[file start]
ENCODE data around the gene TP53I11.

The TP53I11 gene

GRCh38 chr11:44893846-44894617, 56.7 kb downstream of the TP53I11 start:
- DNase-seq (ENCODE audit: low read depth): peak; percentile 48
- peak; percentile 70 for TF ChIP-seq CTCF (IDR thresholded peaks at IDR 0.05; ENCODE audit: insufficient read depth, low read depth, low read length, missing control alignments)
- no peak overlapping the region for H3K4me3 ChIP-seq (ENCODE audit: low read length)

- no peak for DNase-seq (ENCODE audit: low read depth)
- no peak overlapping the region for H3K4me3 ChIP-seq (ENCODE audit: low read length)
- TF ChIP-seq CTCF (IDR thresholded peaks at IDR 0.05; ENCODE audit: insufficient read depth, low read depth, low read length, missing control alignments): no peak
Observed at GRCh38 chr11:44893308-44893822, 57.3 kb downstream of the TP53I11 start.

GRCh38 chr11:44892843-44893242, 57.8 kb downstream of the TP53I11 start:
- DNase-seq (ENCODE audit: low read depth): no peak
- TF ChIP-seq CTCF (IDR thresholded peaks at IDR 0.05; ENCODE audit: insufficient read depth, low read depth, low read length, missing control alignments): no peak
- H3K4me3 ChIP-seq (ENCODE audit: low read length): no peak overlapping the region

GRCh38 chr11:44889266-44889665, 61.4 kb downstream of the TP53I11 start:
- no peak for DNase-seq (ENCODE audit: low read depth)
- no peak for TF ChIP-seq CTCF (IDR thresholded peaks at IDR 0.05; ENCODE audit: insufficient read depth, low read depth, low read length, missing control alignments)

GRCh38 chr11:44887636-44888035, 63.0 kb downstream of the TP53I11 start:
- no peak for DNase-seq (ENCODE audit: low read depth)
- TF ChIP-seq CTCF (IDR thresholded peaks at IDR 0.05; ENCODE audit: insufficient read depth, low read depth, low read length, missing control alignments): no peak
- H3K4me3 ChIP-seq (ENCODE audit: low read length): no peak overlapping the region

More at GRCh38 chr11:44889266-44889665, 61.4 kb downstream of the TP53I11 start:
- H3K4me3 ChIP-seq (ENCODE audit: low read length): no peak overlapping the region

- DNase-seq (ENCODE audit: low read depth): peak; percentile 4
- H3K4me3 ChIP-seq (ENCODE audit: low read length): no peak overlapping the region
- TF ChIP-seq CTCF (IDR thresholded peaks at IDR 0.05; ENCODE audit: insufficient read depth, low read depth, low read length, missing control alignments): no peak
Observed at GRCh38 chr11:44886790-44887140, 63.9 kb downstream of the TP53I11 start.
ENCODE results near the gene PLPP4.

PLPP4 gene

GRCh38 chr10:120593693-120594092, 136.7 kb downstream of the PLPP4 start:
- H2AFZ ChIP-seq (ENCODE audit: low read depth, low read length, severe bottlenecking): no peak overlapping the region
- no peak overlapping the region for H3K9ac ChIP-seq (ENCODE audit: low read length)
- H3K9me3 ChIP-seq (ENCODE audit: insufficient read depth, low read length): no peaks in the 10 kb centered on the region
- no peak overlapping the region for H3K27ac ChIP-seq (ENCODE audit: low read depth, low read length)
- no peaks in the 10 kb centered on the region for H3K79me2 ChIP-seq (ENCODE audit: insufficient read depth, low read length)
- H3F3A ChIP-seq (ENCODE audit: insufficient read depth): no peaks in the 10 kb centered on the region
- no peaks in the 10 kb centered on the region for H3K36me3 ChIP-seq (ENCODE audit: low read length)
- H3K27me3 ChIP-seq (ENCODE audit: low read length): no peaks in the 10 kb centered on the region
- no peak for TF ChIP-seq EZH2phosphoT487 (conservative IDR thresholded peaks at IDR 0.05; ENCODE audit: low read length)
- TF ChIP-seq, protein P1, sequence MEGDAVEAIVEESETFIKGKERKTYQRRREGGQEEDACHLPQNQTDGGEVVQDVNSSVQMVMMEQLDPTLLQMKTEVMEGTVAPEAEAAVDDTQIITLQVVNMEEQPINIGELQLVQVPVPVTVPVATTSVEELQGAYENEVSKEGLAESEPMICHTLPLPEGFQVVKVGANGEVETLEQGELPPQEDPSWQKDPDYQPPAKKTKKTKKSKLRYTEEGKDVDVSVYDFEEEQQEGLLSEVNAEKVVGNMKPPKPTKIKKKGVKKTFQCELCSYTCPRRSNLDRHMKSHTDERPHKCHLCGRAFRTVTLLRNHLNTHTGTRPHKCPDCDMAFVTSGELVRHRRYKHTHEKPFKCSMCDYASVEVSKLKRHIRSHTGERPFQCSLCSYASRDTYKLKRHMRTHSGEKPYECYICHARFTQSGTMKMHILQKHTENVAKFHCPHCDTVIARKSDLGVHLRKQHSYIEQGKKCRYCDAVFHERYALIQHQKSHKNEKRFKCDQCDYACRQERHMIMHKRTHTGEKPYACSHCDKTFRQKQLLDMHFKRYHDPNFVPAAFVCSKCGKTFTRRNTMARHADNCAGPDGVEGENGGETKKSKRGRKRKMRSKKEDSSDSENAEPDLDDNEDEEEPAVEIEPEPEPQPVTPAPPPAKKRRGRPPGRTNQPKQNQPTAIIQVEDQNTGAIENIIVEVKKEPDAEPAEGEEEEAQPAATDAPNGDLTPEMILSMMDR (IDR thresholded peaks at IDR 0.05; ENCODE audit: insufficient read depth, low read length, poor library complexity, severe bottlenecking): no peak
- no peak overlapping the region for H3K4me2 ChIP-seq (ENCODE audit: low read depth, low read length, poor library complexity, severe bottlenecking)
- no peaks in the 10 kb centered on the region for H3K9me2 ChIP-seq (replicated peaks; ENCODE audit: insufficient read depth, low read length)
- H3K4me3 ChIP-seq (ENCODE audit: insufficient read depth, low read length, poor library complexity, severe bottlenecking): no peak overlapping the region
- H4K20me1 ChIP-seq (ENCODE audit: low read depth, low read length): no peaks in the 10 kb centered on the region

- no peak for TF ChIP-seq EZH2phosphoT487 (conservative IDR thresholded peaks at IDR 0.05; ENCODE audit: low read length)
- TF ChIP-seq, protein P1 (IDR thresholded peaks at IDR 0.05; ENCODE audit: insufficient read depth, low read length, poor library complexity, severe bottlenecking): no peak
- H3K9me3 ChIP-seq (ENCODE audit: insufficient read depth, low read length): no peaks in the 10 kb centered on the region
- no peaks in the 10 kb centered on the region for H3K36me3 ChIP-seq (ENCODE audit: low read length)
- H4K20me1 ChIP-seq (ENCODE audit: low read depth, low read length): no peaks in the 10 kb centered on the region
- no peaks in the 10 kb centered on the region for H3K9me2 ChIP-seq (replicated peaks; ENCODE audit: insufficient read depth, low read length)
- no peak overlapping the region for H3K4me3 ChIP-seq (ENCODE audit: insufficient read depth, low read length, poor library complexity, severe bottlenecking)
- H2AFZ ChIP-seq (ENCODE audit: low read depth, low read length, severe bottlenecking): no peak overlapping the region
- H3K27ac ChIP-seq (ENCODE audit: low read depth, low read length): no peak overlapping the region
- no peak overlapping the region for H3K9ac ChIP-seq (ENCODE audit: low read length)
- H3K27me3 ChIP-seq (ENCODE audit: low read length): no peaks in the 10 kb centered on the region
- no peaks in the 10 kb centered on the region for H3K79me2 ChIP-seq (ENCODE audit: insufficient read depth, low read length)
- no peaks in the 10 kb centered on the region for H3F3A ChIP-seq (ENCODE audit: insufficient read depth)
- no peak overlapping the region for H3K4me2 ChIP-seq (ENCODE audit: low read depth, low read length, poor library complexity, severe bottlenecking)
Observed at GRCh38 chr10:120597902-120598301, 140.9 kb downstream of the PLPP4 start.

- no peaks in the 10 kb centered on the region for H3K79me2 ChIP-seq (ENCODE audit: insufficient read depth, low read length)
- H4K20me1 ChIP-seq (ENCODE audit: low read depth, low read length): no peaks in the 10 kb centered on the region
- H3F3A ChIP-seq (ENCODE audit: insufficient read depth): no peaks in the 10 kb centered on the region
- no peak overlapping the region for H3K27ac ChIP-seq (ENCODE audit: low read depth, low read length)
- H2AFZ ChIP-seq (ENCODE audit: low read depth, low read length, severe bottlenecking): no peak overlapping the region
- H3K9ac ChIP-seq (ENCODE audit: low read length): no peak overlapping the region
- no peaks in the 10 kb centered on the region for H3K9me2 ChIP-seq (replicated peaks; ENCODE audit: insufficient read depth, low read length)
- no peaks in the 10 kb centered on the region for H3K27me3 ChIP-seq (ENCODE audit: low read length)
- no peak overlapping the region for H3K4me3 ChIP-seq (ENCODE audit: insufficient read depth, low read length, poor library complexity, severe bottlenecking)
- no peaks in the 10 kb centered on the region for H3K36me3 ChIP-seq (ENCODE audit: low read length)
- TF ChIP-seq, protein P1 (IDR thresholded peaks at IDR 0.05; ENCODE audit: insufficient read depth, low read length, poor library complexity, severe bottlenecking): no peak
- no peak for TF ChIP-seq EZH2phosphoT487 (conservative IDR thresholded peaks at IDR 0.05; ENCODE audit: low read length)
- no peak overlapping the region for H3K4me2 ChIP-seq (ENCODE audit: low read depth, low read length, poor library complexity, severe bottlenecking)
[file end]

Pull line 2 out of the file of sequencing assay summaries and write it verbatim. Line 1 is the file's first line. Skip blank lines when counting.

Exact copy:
The TP53I11 gene